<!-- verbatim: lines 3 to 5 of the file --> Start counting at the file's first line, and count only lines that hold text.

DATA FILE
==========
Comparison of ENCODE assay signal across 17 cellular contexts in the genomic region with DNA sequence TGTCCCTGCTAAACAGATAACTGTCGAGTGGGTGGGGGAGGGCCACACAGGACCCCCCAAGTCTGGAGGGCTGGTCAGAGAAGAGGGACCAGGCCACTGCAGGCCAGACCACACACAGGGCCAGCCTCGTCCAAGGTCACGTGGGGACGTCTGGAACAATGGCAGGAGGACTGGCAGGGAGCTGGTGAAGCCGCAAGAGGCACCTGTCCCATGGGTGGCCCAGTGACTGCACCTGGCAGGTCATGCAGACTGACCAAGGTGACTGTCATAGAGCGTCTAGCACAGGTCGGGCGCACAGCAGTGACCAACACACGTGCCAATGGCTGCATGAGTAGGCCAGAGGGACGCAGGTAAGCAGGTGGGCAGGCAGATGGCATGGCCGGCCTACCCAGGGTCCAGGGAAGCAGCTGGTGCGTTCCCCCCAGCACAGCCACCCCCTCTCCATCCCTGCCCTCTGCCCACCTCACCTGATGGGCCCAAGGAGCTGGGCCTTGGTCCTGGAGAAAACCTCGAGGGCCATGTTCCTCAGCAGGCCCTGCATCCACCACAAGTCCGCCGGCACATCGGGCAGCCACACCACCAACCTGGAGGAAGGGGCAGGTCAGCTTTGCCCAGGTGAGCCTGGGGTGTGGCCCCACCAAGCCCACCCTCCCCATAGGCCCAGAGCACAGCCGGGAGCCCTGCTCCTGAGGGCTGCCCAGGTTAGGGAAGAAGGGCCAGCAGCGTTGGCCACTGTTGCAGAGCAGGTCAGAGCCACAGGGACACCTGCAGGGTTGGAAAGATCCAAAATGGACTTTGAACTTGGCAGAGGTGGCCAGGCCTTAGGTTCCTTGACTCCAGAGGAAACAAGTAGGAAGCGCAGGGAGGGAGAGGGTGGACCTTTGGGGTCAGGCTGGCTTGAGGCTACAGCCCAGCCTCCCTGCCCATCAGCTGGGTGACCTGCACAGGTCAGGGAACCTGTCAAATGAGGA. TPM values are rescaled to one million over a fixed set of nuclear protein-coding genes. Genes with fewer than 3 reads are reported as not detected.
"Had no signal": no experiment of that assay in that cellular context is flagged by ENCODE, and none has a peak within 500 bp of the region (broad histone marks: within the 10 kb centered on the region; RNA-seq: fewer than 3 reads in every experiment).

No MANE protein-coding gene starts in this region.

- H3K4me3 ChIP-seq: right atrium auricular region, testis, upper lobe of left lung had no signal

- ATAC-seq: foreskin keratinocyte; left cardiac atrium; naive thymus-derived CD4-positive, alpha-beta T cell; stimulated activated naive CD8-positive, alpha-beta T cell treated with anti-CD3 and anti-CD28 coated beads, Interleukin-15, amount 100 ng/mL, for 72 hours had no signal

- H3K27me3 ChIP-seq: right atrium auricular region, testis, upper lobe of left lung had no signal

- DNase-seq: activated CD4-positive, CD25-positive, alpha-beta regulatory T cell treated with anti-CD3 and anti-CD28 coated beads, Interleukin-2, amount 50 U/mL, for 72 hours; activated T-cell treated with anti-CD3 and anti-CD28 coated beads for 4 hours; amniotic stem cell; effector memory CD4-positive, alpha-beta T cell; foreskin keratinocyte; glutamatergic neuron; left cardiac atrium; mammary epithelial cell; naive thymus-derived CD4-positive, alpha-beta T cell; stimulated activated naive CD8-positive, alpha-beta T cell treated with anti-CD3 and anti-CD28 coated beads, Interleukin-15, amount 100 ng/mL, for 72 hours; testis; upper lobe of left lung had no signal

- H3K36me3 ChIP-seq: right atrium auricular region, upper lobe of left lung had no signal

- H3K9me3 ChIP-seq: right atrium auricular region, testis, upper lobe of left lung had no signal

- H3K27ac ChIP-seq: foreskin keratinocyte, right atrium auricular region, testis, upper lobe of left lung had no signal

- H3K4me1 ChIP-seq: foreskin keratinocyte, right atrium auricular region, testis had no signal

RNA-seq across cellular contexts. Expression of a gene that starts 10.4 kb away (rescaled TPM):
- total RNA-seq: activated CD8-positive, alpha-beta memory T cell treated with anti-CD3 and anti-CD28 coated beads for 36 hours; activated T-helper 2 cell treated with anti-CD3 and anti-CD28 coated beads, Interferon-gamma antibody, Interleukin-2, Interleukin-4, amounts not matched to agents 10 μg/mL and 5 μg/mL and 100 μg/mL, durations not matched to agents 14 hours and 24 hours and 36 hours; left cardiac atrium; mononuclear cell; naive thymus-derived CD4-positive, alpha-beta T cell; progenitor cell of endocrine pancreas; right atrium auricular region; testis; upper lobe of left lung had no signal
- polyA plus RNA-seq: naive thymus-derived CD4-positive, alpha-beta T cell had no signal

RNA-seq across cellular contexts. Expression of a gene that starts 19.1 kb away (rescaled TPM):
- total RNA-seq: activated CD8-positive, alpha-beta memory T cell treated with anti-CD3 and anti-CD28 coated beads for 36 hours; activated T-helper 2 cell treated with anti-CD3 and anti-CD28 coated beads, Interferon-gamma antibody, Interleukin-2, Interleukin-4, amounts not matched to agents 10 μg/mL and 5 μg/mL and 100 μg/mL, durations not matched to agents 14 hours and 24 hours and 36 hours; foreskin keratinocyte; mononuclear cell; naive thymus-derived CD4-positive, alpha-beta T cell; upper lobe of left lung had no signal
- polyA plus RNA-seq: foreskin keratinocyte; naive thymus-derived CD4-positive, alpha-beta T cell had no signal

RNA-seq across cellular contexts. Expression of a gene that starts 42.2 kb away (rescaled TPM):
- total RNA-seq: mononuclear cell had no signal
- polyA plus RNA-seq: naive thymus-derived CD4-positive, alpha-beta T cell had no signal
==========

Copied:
No MANE protein-coding gene starts in this region.

- H3K4me3 ChIP-seq: right atrium auricular region, testis, upper lobe of left lung had no signal

- ATAC-seq: foreskin keratinocyte; left cardiac atrium; naive thymus-derived CD4-positive, alpha-beta T cell; stimulated activated naive CD8-positive, alpha-beta T cell treated with anti-CD3 and anti-CD28 coated beads, Interleukin-15, amount 100 ng/mL, for 72 hours had no signal